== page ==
It is not just individual human qualities that GLPs help us picture. It’s some broader realm of perfection and possibility itself. This is part of the explanation for the British obsession with Princess Diana. The Brits want Di’s twinkling radiance to sum up their better nature and cast its glow upon their future—in more ways than one, she’s the girl of their dreams. When they dwell on her hemlines or every new flip in her hair, it’s a picture of their own prospects that they’re trying to make out. If the Prince of Wales had married somebody who looked like Leonid Brezhnev, the British people might have loved her anyway. But would they have claimed her as the emblem of their best collective selves?


GLPs bring out the mammal in all of us. And when they dance, we’re goners. Ain’t that so, Gerardo?


This may seem a surprising claim at first. If anything, what’s so unsettling about beauty is the way it can make an end run around our better judgment (see Point IV). Beauty dynamites the brain, then invites infatuation into the wreckage. (Why do you think they called Jean Harlow the Blonde Bombshell? Chynna Phillips is a postmodern version, a kind of smart bomb of cool sexuality and feminist self-possession.) But it’s not that simple. For one thing, the power of GLPs requires a certain amount of active agreement on our part.

Some people find blondes very alluring. Some people think they’re neither here nor there. What’s an obsession to you is an eyesore to me. And so on. The cookie-cutter looks of so many soap stars and pop singers go stale overnight. But you could hone your eye for a long while on the beguiling harmony of eyes-nose-mouth in actresses Tamlyn Tomita and Joanne Whalley-Kilmer or the rakish beckon of Jason Priestley on Beverly Hills 90210. We’re all instinctive connoisseurs. Deciding that somebody is beautiful turns out to be a heady capability, as though the whole of creation might be submitting itself to your approval.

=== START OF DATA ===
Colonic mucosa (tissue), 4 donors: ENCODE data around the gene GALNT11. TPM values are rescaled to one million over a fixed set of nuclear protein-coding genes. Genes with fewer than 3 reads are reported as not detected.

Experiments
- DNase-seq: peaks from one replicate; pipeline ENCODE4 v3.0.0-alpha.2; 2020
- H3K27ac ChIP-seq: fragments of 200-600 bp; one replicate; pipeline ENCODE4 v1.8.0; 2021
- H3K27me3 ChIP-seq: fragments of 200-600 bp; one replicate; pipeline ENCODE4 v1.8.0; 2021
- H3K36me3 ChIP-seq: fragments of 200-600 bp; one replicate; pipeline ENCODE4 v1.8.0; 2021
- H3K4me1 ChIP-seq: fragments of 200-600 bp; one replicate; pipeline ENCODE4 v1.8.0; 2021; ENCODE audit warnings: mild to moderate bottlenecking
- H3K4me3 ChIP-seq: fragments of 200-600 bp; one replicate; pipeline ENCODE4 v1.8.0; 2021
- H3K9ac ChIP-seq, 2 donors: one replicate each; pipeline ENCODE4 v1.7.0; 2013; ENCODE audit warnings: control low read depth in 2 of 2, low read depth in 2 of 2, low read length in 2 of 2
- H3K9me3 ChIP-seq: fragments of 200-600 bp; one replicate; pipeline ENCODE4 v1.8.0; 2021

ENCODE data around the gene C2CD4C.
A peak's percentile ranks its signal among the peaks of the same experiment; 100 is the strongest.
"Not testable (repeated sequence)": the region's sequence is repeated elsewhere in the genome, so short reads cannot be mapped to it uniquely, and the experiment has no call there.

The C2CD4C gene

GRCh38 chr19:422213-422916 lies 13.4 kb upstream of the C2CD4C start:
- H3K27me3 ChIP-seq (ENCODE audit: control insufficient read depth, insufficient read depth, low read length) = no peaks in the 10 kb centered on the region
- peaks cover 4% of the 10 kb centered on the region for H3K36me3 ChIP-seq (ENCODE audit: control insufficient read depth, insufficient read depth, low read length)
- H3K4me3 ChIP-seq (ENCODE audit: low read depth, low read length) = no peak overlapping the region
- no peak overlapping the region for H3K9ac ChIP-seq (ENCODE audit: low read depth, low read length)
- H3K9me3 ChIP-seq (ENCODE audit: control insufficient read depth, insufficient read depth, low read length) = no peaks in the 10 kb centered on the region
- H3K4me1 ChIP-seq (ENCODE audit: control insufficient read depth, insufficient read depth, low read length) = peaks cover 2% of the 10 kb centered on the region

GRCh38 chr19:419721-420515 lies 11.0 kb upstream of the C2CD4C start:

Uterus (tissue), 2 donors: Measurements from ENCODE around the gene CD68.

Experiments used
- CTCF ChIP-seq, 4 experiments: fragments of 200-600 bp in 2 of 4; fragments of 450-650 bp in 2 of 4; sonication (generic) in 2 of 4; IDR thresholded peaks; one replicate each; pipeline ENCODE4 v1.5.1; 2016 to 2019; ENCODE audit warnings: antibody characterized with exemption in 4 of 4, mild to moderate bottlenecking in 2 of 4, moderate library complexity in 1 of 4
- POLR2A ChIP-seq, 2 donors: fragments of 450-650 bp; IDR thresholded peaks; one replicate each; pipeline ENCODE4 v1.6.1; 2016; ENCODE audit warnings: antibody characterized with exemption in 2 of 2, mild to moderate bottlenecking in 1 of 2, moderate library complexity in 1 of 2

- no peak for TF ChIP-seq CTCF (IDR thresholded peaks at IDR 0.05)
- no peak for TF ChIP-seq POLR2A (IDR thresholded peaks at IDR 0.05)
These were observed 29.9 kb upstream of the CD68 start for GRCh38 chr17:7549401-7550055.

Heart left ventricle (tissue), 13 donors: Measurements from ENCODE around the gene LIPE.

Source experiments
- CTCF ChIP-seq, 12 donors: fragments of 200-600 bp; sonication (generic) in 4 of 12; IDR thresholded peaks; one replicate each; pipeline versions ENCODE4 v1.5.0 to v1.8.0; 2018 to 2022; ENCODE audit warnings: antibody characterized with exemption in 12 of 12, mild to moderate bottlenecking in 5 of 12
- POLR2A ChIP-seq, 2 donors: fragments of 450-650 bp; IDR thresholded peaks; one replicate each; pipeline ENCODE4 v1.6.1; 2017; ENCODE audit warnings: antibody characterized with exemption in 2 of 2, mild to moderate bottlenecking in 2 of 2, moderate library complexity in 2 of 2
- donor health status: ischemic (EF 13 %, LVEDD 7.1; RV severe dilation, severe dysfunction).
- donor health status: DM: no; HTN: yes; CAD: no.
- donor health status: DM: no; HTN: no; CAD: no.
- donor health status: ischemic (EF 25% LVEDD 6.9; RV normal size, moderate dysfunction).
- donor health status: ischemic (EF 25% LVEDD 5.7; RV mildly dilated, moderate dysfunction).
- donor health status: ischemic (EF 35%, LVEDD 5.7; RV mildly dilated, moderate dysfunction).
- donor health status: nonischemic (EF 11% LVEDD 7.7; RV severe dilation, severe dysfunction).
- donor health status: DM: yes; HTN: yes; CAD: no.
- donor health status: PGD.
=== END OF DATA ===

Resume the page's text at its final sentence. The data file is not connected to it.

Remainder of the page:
As we said earlier, we’re always on the lookout for beauty because it says things we can’t express in words. One of those things is our desire to live forever. And in their way, GLPs kindle our hopes for eternity. Because the gleaming human form is renewable in each generation, they speak to our deepest desire for rebirth. The surfer Kelly Slater, the model Naomi Campbell, the dancer Bill T. Jones—confronted by these supple versions of the mortal coil, death seems outclassed. So long as we keep turning out such deluxe editions of ourselves, who’s to say that the Reaper gets the last laugh?

“Beauty is truth, truth beauty” said the poet John Keats, who obviously never watched a starlet on a TV talk show. It would take a romantic poet to overlook the fact that sometimes we go for baloney if it’s agreeably packaged. But in a larger sense he was right. There is some fundamental virtue to beauty, even if Great-Looking People aren’t always squeaky clean in all other respects. No doubt many of them are models of decency and clear-headedness. And some have the moral fiber of a slave auctioneer and the brains of an after-dinner mint. But whatever else may be true of them, because of their beauty alone they bring something necessary to the rest of us.

Beauty at its best invites a response, an embrace of life and its possibilities. The I daily transaction between ourselves and what we desire is what entangles us with the world. It’s the starting point for deeper attachments. To put it another way, it’s beauty that makes us want to claim this sometimes sad and forbidding place as our own. And you thought Sinéad O’Connor was just a rock singer.